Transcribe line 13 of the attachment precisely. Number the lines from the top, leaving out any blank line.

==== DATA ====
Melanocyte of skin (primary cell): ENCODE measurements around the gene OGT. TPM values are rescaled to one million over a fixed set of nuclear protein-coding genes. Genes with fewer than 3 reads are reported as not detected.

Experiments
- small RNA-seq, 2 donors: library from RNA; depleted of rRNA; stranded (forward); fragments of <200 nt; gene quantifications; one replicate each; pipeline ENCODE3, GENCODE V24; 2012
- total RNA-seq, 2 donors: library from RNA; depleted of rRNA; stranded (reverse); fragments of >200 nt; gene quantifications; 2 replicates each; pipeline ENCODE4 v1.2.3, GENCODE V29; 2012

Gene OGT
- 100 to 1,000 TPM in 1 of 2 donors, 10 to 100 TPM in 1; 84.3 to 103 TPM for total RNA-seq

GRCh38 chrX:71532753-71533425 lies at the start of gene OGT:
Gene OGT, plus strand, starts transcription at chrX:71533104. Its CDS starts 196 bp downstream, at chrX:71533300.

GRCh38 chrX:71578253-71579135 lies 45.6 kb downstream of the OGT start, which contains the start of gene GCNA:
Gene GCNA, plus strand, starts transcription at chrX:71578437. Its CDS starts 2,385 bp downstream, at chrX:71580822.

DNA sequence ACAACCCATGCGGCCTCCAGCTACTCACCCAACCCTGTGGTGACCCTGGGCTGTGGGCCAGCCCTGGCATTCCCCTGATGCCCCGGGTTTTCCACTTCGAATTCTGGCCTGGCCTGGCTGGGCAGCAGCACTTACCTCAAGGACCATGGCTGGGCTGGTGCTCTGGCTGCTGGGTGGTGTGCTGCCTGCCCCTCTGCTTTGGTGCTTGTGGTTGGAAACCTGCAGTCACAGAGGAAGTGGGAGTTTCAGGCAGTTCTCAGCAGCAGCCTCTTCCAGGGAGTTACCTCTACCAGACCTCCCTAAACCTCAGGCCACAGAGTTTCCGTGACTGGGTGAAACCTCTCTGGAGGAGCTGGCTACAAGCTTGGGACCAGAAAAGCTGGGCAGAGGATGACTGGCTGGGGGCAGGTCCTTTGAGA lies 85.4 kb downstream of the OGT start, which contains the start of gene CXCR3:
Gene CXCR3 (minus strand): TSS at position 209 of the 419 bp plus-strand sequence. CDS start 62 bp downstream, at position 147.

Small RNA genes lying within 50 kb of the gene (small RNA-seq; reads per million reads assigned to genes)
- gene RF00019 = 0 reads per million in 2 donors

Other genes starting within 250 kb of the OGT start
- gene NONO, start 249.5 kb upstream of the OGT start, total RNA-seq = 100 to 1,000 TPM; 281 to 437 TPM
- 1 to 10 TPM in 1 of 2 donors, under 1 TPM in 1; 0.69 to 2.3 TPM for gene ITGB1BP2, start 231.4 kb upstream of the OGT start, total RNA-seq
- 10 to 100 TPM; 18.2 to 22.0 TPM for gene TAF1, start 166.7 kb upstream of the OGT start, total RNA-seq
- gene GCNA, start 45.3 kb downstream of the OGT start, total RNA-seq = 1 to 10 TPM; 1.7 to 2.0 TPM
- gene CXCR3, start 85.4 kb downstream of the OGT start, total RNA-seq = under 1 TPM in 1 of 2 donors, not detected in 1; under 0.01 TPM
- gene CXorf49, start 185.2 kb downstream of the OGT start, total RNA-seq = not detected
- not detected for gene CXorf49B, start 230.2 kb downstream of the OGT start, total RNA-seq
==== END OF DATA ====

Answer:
Small RNA genes lying within 50 kb of the gene (small RNA-seq; reads per million reads assigned to genes)